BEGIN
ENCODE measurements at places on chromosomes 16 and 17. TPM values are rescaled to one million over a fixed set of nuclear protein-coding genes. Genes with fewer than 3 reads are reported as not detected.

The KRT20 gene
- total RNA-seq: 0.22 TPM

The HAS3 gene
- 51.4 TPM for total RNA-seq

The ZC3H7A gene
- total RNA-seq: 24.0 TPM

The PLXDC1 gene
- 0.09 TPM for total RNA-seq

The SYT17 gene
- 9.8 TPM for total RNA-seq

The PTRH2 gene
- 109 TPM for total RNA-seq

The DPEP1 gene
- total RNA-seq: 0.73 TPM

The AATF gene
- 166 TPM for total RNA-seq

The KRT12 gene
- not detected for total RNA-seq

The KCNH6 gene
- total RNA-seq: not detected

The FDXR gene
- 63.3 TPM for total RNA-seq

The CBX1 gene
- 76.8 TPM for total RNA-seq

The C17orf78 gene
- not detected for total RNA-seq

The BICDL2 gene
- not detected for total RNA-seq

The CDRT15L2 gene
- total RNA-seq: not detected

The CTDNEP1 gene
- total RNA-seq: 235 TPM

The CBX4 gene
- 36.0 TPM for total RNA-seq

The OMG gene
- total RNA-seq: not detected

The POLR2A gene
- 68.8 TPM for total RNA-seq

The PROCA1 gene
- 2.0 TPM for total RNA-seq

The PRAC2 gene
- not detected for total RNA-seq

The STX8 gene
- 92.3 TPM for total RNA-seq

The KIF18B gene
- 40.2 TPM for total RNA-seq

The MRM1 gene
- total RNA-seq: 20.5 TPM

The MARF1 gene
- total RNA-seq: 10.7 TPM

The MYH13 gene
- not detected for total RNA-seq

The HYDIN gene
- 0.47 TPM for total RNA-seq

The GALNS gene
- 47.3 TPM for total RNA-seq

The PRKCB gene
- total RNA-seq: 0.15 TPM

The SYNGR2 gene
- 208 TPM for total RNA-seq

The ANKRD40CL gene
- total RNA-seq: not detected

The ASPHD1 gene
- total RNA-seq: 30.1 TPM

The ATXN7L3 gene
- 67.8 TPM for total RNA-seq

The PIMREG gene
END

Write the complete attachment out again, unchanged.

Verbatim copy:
ENCODE measurements at places on chromosomes 16 and 17. TPM values are rescaled to one million over a fixed set of nuclear protein-coding genes. Genes with fewer than 3 reads are reported as not detected.

The KRT20 gene
- total RNA-seq: 0.22 TPM

The HAS3 gene
- 51.4 TPM for total RNA-seq

The ZC3H7A gene
- total RNA-seq: 24.0 TPM

The PLXDC1 gene
- 0.09 TPM for total RNA-seq

The SYT17 gene
- 9.8 TPM for total RNA-seq

The PTRH2 gene
- 109 TPM for total RNA-seq

The DPEP1 gene
- total RNA-seq: 0.73 TPM

The AATF gene
- 166 TPM for total RNA-seq

The KRT12 gene
- not detected for total RNA-seq

The KCNH6 gene
- total RNA-seq: not detected

The FDXR gene
- 63.3 TPM for total RNA-seq

The CBX1 gene
- 76.8 TPM for total RNA-seq

The C17orf78 gene
- not detected for total RNA-seq

The BICDL2 gene
- not detected for total RNA-seq

The CDRT15L2 gene
- total RNA-seq: not detected

The CTDNEP1 gene
- total RNA-seq: 235 TPM

The CBX4 gene
- 36.0 TPM for total RNA-seq

The OMG gene
- total RNA-seq: not detected

The POLR2A gene
- 68.8 TPM for total RNA-seq

The PROCA1 gene
- 2.0 TPM for total RNA-seq

The PRAC2 gene
- not detected for total RNA-seq

The STX8 gene
- 92.3 TPM for total RNA-seq

The KIF18B gene
- 40.2 TPM for total RNA-seq

The MRM1 gene
- total RNA-seq: 20.5 TPM

The MARF1 gene
- total RNA-seq: 10.7 TPM

The MYH13 gene
- not detected for total RNA-seq

The HYDIN gene
- 0.47 TPM for total RNA-seq

The GALNS gene
- 47.3 TPM for total RNA-seq

The PRKCB gene
- total RNA-seq: 0.15 TPM

The SYNGR2 gene
- 208 TPM for total RNA-seq

The ANKRD40CL gene
- total RNA-seq: not detected

The ASPHD1 gene
- total RNA-seq: 30.1 TPM

The ATXN7L3 gene
- 67.8 TPM for total RNA-seq

The PIMREG gene